(Left) 1913 - construction not quite complete, a mysterious woman poses at the doorway of Lloydminster’s new post office. Some say it was built from the same plans as the post office in Strathcona, now “Old Stathcona” in Edmonton.
(Below) other photos showing Lloydminster’s Post Office over the years. The original, constructed in the boom year of 1912, was destroyed in the great fire of 1929. It’s replacement, constructed in 1930, served as a post office until the early 1970’s. For many years, it was the hub of downtown Lloydminster.
I remember, as a small boy, being impressed with the stone-like tile of its floors, the dark wood furniture, and the brass grill behind which the agent asked to help you.
There was even a brass spittoon!
(Right) The original post office appears in this photo from 1914. Lloydminster residents are seen caught up in the excitement and patriotic fervour as the first volunteers to serve in World War I parade on 50 St. Between 49 Ave. (Foreground) and 50 Ave.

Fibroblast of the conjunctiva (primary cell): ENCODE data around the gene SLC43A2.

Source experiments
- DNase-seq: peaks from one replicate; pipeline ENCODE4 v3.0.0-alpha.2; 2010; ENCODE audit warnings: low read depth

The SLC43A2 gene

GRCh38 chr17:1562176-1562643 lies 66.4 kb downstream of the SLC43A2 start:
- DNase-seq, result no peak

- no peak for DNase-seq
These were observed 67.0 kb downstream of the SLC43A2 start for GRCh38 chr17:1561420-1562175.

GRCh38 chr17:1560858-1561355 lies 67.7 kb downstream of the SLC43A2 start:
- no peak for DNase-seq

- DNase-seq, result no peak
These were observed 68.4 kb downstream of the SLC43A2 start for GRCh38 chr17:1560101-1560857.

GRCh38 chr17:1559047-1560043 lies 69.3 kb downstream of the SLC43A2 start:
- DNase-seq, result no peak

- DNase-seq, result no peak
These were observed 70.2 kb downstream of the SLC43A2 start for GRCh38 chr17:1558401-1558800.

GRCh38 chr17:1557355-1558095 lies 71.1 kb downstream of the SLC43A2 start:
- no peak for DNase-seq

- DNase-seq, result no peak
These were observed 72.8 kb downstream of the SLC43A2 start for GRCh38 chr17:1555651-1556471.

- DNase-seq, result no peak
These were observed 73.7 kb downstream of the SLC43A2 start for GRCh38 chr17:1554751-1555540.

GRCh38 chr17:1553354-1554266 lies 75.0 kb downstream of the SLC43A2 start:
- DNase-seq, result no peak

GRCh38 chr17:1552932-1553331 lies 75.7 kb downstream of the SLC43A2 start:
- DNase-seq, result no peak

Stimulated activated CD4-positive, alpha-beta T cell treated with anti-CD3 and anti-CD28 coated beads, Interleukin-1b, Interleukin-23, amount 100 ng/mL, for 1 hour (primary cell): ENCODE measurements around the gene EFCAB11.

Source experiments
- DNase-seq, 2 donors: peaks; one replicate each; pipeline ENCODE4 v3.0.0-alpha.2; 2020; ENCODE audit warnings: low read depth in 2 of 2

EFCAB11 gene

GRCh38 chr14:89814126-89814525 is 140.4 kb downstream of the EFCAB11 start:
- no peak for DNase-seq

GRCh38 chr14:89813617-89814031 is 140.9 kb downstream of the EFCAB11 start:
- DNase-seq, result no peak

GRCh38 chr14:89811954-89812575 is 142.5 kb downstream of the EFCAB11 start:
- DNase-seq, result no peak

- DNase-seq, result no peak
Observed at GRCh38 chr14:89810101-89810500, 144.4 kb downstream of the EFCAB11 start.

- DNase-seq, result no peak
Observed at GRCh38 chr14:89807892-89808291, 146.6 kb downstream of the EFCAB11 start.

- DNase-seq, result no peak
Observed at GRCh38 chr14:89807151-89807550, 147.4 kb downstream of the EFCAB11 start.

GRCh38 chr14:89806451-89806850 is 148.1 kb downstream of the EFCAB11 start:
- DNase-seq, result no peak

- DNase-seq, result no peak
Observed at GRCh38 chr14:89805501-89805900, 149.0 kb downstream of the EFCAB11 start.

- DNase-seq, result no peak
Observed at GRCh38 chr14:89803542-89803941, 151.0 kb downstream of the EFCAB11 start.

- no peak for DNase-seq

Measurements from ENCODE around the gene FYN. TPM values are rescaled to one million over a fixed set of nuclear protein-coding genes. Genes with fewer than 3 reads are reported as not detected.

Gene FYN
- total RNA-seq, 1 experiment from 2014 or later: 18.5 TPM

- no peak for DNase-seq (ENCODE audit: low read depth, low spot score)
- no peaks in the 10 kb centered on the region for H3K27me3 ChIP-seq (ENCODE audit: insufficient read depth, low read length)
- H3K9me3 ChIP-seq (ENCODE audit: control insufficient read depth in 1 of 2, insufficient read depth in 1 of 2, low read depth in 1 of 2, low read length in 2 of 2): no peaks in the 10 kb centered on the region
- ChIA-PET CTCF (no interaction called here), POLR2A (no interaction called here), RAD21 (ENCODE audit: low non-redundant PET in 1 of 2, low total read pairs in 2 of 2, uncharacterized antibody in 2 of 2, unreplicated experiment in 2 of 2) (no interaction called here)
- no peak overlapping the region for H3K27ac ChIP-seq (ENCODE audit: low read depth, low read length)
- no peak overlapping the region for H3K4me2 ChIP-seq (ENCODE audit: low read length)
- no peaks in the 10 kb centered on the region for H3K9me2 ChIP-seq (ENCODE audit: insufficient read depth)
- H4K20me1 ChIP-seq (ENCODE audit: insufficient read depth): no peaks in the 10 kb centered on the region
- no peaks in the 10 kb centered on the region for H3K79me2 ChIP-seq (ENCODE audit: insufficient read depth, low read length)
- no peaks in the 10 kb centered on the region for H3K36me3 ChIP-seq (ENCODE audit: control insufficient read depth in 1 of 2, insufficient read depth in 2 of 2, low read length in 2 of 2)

Looking north along 50 Ave. from 49 St. in the early 1920’s
(Above) Nothing remains of the original post office except a burned out hulk following the great fire of August 29, 1929.
(Below) Amidst a changing downtown, the post office retains its dominant presence c. 1960.
(Above) the new, old Post Office (!) stands solidly amidst the great snow drifts of the winter of 1936 - 1937. Note as well, it proudly flies the Red Ensign, regarded at the time as Canada’s national flag. Buildings on the left (in Alberta) had survived the great fire, as had the Bank of Commerce (extreme right), the only building on the Saskatchewan side that survived of all those on either side of 50 Ave. between 50th and 49th St.
(Above) The “Old Post Office” stands quietly in the background while Lloydminster celebrates its centennial in 2003.
(Left) Just before it ceased to be Lloydminster’s Post Office, the building continues to stand solidly in this 1970’s photo.